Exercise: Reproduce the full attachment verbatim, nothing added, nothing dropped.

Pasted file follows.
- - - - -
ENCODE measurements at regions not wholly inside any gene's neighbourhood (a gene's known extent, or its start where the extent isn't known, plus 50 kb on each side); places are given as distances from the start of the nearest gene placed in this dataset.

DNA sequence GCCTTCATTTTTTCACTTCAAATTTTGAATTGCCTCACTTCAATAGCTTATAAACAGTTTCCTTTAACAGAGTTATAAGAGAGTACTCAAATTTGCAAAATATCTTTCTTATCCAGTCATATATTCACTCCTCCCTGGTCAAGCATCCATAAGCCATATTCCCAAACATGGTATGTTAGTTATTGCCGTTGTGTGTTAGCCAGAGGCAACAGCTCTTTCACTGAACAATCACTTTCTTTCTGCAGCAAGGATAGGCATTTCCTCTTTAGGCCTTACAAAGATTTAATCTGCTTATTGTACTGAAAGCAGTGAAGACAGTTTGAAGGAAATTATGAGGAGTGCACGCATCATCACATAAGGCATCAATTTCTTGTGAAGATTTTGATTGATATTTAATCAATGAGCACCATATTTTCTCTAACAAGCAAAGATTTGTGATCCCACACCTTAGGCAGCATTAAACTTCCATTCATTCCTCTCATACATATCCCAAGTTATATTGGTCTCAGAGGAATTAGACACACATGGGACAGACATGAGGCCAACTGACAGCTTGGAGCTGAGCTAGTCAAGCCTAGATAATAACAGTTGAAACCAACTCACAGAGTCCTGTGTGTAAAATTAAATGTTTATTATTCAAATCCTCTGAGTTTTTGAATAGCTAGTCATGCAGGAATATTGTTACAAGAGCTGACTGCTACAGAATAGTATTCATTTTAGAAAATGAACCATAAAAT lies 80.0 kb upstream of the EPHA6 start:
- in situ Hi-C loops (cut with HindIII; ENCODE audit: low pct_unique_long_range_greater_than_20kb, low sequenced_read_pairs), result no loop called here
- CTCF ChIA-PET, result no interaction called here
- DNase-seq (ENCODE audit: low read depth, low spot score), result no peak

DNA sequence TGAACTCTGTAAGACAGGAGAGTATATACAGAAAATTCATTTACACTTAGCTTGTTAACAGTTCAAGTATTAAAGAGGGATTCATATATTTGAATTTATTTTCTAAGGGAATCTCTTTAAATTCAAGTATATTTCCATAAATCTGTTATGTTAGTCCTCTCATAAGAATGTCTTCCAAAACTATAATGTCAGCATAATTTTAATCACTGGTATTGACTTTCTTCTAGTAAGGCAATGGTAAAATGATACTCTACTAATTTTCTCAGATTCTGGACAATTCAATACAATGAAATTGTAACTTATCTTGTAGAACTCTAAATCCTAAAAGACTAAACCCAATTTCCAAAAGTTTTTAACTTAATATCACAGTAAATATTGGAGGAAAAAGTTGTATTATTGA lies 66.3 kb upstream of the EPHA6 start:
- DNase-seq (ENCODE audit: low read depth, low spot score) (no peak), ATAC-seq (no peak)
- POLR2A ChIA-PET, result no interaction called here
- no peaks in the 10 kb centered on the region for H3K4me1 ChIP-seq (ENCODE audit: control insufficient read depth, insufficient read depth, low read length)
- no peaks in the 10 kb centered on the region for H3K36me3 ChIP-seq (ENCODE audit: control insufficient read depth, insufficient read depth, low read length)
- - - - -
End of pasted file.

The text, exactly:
ENCODE measurements at regions not wholly inside any gene's neighbourhood (a gene's known extent, or its start where the extent isn't known, plus 50 kb on each side); places are given as distances from the start of the nearest gene placed in this dataset.

DNA sequence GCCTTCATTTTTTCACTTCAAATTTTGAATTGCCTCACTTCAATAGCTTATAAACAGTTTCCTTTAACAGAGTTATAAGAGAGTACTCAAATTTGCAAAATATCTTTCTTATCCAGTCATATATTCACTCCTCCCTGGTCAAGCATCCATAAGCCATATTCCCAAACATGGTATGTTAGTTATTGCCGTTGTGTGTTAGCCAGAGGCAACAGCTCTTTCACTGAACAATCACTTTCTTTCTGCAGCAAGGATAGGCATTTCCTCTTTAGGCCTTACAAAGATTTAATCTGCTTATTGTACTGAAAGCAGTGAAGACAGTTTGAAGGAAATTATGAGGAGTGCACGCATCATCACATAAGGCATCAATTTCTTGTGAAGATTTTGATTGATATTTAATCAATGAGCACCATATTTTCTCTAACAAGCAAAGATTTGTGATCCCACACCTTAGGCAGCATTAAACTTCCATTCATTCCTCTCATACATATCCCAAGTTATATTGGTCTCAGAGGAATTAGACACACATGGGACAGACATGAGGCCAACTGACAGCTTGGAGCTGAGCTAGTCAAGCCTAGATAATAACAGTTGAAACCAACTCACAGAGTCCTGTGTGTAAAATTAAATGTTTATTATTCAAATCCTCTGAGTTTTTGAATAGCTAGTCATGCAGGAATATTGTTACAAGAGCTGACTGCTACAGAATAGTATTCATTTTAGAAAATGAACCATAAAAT lies 80.0 kb upstream of the EPHA6 start:
- in situ Hi-C loops (cut with HindIII; ENCODE audit: low pct_unique_long_range_greater_than_20kb, low sequenced_read_pairs), result no loop called here
- CTCF ChIA-PET, result no interaction called here
- DNase-seq (ENCODE audit: low read depth, low spot score), result no peak

DNA sequence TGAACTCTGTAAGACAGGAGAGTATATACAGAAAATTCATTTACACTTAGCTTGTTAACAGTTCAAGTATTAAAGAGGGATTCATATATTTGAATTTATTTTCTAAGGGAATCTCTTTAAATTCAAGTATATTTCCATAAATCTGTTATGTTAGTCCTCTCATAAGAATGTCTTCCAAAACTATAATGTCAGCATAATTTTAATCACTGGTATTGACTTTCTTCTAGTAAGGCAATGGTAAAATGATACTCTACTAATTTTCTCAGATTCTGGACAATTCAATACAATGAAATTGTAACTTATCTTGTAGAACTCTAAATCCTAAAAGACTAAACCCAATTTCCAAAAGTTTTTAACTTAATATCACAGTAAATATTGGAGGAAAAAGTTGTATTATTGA lies 66.3 kb upstream of the EPHA6 start:
- DNase-seq (ENCODE audit: low read depth, low spot score) (no peak), ATAC-seq (no peak)
- POLR2A ChIA-PET, result no interaction called here
- no peaks in the 10 kb centered on the region for H3K4me1 ChIP-seq (ENCODE audit: control insufficient read depth, insufficient read depth, low read length)
- no peaks in the 10 kb centered on the region for H3K36me3 ChIP-seq (ENCODE audit: control insufficient read depth, insufficient read depth, low read length)